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News and Notes from KidsPeace

Five Years and Counting as a Foster Parent

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It has been my experience as a social worker that in the hustle and bustle of reaching the ultimate goal in child welfare … safety, well-being and permanency, we tend to overlook the gems that have helped us along the way. Although what we do as social workers in terms of case planning, coordinating and monitoring is critical to the stability of our clients, we can never forget that without families offering their homes, energy and time we would not be able to provide our services. It is with that in mind that I have set out to interview four extraordinary women and share their stories and advice as foster parents with KidsPeace.


My first interview was with a woman I would describe as hardworking, feisty and committed. She has been a foster parent with KidsPeace for five years. I have had the pleasure of knowing her for going on three years. What first struck me about her was how truthful she was with EVERYONE. It was refreshing and inspiring to hear the truth about a situation and then hear, “so what are we going to do about it?” As I took on this project of capturing the essence of KidsPeace, she was one of the first parents to come to mind.


Who inspires you as a foster parent? The kids. You hear a lot of different things and a lot of different views on what makes these kids do what they do. I like to see firsthand what motivates them and then see how with consistency they are able to grow and change. You don’t have to do much more than be consistent with them. A lot of people think it takes a lot of work or effort to raise a foster child but it doesn’t, it just takes being consistent with them because they really appreciate it.


What are some of the needs that you have seen with foster youth? They need a lot of different things. But the most important thing is consistency. They need role models, someone to show them rather than always telling them. We get so caught up in telling them things that we never seem to think of how important it is to show them how to do things. And if we can do the first two things then we have demonstrated the third thing that they need, which is love. But a lot of times adults get it wrong. We think we are to give love or say love when we need to show these kids love by being patient and kind. We cannot expect them to love us just because we are their foster parents and that they know they are loved just because we tell them.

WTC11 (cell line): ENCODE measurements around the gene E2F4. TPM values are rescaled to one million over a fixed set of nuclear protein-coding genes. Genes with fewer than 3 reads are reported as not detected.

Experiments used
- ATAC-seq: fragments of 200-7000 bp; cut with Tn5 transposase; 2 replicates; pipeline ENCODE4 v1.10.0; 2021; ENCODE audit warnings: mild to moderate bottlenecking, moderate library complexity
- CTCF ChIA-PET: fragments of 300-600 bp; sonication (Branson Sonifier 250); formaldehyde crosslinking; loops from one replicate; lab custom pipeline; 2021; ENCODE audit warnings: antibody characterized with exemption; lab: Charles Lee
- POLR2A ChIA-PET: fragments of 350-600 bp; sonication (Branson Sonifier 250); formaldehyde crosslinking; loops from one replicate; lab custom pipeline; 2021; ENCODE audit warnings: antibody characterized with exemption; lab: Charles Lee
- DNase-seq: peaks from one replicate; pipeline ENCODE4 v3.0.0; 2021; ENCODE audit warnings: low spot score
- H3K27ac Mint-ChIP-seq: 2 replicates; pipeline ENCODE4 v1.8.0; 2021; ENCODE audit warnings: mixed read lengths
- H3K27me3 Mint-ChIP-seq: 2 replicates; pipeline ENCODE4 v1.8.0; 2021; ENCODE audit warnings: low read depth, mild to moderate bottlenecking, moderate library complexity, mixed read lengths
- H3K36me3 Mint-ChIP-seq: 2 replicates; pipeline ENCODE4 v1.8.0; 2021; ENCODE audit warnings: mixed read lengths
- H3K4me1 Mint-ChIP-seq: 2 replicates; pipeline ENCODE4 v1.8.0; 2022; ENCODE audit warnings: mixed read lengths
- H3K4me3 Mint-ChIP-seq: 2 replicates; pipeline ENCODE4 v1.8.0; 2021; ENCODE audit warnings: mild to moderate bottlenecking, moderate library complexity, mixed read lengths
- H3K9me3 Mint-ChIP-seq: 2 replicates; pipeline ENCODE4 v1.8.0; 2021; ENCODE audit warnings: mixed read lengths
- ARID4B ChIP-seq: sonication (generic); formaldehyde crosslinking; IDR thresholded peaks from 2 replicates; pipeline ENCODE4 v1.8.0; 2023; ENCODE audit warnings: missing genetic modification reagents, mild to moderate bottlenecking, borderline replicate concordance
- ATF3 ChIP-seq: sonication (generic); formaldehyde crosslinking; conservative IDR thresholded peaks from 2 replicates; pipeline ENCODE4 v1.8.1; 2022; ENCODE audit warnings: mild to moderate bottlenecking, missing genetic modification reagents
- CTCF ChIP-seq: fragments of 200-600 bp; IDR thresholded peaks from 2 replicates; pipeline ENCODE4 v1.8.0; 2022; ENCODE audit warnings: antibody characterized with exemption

If you could talk to policymakers and taxpayers about where funding should go for foster care, what would you tell them?  I’d tell them that the stipend we receive covers their basic daily living needs so it is not about putting more money in the hands of the foster parents. It is about putting money into sponsoring foster children in programs and activities that help provide them with a full life. Education is not just what they learn in school but what they are able to experience outside of school as well. If we are to give them the best chance in this world, we have to give them access to the best activities that help support their growth and development. And if there was something they wanted to do to help support the families, then fund respite homes to help give the foster parents a chance to reenergize and reconnect with why they became foster parents.


Why is it important for the community to care about foster youth?  Foster care youth are a part of our communities no matter where they got their start. They need to feel whole and they need to feel supported. People need to stop assuming that kids in foster care will destroy our communities. People spend too much time judging and we need to stop that way of thinking.


How would you describe your experience as a foster parent?  I have always had a wonderful experience as a foster parent. I have had a lot of different experiences, but overall it has truly been wonderful. Working with the kids has always been easy. Sometimes working with the adults and the business of fostering has been a challenge. I know it is for a reason that there are so many different people involved and so much paperwork but it can be overwhelming at times. A way to fix that would be to include foster parents in on the process of developing the forms and policies that they have to abide by.


Talking with this mom reminded me that we all are called to this field for different reasons and in different capacities but at the end of the day we are all working toward the same goals. 


To learn more about how to become a foster parent with KidsPeace please visit us online and like us on Facebook.


Written by: Ericka Chukwuanu, LGSW

NASCAR driver Tony Stewart to attend Lehigh Valley event to help KidsPeace children